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In chemistry, a derivative is a compound that is formed from a similar compound or a compound that can be imagined to arise from another compound, if one atom is replaced with another atom or group of atoms. The latter definition is common in organic chemistry. In biochemistry, the word is used about compounds that at least theoretically can be formed from the precursor compound.
Chemical derivatives may be used to facilitate analysis. For example, melting point (MP) analysis can assist in identification of many organic compounds. A crystalline derivative may be prepared, such as a semicarbazone or 2,4-dinitrophenylhydrazone (derived from aldehydes/ketones), as a simple way of verifying the identity of the original compound, assuming that a table of derivative MP values is available. Prior to the advent of spectroscopic analysis, such methods were widely used.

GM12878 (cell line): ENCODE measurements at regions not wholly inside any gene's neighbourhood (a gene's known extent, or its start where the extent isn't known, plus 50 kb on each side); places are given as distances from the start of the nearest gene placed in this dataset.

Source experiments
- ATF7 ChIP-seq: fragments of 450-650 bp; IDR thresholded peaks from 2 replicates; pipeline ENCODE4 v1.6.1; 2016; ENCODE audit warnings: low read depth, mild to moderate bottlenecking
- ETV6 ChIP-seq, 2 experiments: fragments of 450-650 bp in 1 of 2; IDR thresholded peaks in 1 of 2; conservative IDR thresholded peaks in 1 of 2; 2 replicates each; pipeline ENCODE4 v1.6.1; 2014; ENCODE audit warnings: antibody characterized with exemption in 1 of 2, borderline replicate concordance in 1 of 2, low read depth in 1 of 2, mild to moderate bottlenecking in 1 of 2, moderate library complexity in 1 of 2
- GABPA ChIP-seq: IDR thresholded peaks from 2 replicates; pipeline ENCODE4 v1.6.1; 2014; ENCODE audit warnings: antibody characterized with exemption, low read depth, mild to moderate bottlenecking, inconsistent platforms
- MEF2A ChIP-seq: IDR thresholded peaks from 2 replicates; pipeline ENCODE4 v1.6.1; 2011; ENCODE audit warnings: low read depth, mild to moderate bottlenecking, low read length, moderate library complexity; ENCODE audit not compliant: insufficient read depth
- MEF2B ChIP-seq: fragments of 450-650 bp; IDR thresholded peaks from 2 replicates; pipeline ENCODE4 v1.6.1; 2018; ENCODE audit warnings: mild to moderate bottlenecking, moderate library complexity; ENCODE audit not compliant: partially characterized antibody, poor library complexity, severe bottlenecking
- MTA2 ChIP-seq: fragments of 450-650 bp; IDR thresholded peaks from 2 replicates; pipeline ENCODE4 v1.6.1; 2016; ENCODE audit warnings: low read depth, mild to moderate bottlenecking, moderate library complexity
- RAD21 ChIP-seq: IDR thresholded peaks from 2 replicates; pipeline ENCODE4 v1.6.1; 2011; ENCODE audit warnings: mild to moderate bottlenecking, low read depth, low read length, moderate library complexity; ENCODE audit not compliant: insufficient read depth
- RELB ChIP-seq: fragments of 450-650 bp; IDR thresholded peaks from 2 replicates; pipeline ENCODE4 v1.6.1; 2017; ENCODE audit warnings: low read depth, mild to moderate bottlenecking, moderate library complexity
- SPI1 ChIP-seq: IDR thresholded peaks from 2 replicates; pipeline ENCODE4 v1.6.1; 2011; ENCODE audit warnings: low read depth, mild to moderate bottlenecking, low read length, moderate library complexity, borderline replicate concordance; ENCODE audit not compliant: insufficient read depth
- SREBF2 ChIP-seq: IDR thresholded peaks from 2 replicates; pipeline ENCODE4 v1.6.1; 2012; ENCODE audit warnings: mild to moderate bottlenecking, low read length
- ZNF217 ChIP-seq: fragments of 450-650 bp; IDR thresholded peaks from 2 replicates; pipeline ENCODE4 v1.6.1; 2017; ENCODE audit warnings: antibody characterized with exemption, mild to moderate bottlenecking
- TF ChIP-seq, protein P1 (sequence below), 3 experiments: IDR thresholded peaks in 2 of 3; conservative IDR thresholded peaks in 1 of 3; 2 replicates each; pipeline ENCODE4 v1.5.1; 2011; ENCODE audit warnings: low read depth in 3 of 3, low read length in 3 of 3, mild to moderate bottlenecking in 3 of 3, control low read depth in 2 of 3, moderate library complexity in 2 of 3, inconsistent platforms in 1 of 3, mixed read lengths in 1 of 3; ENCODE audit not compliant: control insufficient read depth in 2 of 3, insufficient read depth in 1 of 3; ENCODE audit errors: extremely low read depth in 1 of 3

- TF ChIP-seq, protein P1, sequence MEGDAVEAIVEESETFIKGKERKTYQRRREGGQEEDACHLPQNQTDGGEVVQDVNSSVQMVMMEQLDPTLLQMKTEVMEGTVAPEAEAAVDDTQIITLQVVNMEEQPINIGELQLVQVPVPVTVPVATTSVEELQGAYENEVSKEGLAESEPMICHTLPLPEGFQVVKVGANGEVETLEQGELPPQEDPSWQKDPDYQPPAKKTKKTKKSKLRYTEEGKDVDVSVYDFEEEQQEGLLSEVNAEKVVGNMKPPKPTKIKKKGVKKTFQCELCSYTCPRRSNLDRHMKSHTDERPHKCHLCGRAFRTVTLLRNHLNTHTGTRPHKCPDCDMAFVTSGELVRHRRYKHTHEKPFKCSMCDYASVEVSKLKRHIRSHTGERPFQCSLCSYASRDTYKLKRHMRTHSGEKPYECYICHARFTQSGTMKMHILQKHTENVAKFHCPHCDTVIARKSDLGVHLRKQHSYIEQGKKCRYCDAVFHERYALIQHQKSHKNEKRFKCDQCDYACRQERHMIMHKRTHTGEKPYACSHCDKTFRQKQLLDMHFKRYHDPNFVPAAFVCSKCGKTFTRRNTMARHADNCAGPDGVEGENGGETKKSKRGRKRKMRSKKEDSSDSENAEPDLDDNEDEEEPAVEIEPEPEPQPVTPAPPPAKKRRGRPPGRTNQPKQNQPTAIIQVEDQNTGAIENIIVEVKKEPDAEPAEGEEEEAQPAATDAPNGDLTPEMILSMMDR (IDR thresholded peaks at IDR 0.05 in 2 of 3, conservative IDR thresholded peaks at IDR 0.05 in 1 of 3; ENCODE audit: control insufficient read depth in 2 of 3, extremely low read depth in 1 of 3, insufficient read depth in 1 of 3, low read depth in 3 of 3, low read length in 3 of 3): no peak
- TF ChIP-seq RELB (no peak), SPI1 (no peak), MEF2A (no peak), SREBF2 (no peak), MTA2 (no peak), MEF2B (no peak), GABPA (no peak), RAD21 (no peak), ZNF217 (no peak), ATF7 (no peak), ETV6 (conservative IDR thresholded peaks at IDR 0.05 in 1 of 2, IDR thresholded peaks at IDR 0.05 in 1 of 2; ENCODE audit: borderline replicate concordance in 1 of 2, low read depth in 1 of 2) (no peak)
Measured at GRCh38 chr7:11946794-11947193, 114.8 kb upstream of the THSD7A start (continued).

|This article is licensed under the GNU Free Documentation License. It uses material from the Wikipedia article "Derivative_(chemistry)". A list of authors is available in Wikipedia.|